Conclusions & Recommendations

Jan 2013 & Feb 2014

Detailed proof and references available at

in Reports dated Jan 2013, April 2013, and Feb 2014

1. The science that predicts the extent of Anthropogenic Global Warming (AGW) is not settled science. (Jan 2013)

2. Our US government is over-reacting to concerns about AGW. (Jan 2013)

3. It is scientifically embarrassing that the EPA has declared CO2 to be a pollutant that must be regulated, since it is a naturally occurring substance required to sustain human, animal and plant life, and for which there is no substitute. (Jan 2013)

4. We have concluded that the IPCC climate models are seriously flawed because they don’t agree very closely with measured empirical data. After a 35 year simulation the models over-predicted actual measured temperatures by factors of 200% to 750%. One could hardly expect them to predict with better accuracy 300 years into the future required for use in regulatory decisions. (Feb 2014)

5. We have developed a straightforward analysis, based on empirical data, not unproven models, which bounds the maximum possible global warming that could be caused by increases in atmospheric CO2 concentration. (Feb 2014)

6. We have defined and demonstrated use of a more appropriate Transient Climate Sensitivity (TCS) metric derived from empirical data for use in regulatory decisions requiring accurate predictions of global temperature changes due to changes of CO2 levels in the atmosphere. (Feb 2014)

7. There is no convincing evidence that Anthropogenic Global Warming (AGW) will produce catastrophic climate changes. AGW can only produce modest amounts of global warming that will likely be beneficial when the substantial benefits to crop production from more CO2 in the atmosphere are considered. (Jan 2013) and (Feb 2014)

8. Because there is no immediate threat of global warming requiring swift corrective action, we have time to study global climate changes and improve our prediction accuracy. A wider range of solution options should be studied for global warming or cooling threats from any credible cause. (Jan 2013)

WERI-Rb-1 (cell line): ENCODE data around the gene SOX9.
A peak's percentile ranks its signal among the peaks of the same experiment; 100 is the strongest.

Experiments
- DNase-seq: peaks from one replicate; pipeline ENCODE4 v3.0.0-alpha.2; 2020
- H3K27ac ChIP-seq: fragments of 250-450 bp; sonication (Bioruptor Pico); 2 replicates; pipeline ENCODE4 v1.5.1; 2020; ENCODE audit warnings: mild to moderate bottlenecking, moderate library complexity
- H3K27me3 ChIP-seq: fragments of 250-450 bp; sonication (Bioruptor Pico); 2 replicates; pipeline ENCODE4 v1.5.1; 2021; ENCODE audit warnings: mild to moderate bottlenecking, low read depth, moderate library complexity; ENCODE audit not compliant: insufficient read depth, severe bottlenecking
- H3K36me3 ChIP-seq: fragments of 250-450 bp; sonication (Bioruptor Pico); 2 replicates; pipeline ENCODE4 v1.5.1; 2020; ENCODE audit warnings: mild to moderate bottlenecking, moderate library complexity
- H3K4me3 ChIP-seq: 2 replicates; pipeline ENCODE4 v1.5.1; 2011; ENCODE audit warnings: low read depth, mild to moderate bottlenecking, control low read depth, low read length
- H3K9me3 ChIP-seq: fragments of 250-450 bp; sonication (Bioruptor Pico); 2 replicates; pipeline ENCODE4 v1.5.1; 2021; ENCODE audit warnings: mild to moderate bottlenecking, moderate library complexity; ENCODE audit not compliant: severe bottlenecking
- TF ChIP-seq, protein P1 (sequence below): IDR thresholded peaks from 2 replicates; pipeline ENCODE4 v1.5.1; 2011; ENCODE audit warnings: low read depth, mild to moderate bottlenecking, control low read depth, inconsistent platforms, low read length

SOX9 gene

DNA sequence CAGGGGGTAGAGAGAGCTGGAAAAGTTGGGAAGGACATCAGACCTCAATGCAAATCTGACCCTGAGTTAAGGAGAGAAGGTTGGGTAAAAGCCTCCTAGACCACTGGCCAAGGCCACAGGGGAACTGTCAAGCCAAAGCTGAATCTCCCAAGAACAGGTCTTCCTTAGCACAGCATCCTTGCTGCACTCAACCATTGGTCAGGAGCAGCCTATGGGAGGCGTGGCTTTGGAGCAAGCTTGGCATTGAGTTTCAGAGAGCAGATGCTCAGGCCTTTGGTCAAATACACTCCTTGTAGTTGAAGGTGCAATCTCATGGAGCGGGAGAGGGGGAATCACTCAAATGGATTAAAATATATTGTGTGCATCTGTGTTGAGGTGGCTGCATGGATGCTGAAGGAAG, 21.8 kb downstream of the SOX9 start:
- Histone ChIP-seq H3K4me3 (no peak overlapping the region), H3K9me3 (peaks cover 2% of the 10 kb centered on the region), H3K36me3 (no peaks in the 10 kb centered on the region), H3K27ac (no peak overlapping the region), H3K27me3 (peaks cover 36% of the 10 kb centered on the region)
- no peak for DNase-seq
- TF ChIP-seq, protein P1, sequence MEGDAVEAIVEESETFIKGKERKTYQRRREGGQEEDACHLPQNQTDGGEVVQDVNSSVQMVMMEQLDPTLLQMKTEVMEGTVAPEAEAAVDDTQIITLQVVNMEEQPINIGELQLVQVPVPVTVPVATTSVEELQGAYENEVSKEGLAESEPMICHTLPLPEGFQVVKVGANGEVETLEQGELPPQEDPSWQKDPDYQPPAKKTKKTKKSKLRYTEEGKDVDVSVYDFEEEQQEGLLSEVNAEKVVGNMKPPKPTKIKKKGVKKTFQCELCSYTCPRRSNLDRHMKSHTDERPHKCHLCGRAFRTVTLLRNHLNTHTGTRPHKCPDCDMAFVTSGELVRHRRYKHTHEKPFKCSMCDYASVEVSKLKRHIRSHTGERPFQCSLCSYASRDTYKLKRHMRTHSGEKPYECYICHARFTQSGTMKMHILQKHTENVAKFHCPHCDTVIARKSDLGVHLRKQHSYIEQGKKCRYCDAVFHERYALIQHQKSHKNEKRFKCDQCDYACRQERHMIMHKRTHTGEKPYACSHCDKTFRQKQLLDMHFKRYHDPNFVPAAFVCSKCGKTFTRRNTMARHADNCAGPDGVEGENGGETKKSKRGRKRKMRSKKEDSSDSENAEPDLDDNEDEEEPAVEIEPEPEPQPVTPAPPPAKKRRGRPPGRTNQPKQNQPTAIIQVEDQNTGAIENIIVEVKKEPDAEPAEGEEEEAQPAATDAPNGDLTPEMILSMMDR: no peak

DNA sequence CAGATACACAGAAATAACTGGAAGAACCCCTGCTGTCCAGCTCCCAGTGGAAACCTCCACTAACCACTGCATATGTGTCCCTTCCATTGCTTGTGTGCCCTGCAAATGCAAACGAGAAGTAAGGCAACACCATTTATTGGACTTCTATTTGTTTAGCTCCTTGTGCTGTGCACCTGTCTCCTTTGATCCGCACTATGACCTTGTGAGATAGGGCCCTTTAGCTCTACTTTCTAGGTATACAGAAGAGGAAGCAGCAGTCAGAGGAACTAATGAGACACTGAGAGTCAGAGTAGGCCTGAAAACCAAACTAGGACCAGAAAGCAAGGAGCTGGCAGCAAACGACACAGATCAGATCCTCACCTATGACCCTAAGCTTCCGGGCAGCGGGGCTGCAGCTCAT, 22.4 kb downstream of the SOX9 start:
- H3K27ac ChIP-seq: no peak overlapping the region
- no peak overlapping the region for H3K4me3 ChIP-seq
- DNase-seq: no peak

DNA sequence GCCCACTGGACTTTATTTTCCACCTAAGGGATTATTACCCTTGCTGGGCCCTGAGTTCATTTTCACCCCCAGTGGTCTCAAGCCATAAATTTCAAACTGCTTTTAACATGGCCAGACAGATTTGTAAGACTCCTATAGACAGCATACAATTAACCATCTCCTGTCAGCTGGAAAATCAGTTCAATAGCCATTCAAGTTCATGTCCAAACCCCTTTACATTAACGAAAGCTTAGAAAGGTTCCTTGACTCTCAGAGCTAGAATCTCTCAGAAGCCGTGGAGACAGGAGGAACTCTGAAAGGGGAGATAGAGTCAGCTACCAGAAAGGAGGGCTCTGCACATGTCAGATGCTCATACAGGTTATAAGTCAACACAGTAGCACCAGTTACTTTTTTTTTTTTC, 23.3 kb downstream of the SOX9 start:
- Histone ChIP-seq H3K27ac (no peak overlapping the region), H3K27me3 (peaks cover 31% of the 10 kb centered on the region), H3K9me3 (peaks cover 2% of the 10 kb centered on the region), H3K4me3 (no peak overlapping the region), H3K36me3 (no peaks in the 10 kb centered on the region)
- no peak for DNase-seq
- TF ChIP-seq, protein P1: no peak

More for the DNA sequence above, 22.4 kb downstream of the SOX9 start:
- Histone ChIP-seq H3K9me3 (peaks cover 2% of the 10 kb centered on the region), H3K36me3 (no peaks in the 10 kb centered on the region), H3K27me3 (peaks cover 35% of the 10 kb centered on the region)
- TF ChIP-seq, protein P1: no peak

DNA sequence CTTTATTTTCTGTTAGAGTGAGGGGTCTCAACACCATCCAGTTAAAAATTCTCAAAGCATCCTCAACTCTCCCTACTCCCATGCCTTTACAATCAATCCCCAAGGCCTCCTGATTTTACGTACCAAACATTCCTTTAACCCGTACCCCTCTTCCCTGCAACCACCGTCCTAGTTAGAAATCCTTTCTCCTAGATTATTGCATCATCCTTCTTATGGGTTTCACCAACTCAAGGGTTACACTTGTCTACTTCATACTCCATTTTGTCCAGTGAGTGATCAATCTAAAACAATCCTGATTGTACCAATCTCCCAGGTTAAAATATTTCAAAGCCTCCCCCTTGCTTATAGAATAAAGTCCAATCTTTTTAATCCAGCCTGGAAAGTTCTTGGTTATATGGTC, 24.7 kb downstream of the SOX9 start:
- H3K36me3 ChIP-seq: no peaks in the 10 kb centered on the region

9. Social Cost of Carbon (SCC) calculations should be based on empirical databased transient climate sensitivity metrics with much less uncertainty than the inappropriate IPCC Equilibrium Climate Sensitivity (ECS) metric uncertainty range that is computed from the flawed IPCC climate simulation models. (Feb 2014)

10. ECS is computed from a hypothetical, unrealistic scenario, used only for comparison of computer model results, where CO2 levels are suddenly doubled in the atmosphere and the ECS temperature change is computed over 1000 years later. It is unscientific to base CO2 regulations on ECS computed from unproven climate models, as currently planned by EPA and DoE. (Feb 2014)

11. The ECS uncertainty statistical distribution used for justifying EPA and DoE CO2 emissions regulations is based on wild speculation, not reliable empirical data. (Feb 2014)

12. A market-driven transition from fossil fuels to alternative fuels must begin by 2055 just to meet energy demand as dwindling reserves of economically recoverable fossil fuels drive up their costs. (Feb 2014)

13. Assuming an orderly market driven transition from fossil fuels to alternatives that do not emit CO2, atmospheric CO2 will remain below 600 ppm. (Feb 2014)

14. The maximum CO2 level of 600 ppm is expected to occur after 2100, probably about 2130, and will begin to decline thereafter. (Feb 2014)

15. Based on our analysis of empirical data measured over a period of 163 years, that provides a conservative TCS value of 1.6o C, the maximum expected Green House Gas (GHG) temperature rise from present levels will be less than 1.2o C (2.1o F) (Feb 2014)

16. CO2 emissions regulations should be based on climate sensitivity to CO2-only, not the higher sensitivity to all GHG incorporated into the IPCC ECS uncertainty range. (Feb 2014)

17. CO2 emissions regulations should be based on climate sensitivity to CO2 emissions, not climate sensitivity to atmospheric CO2 levels, such as in the ECS and TCS metrics, since a large fraction of CO2 emissions each year enter our oceans, not our atmosphere. (Feb 2014)

18. Transient Climate Sensitivity (TCS) has low uncertainty and is a more appropriate metric than ECS for predicting GHG global warming trends over the next few centuries since much of the uncertainty in ECS results from hypothesized climate changes that take place more than 300 years into the future. (Feb 2014)

19. High values of SCC computed by EPA and DoE using their flawed computational process, result from unrealistically high temperatures causing rapid melt of permanent ice sheets on the planet that have been growing for thousands, and in some cases, millions of years. The scientific reality of such speculation needs to be reviewed. (Feb 2014)

20. An independent and objective scientific review board should be convened to review the EPA and DoE methodology for computing Social Cost of Carbon used in regulatory decisions. (Feb 2014)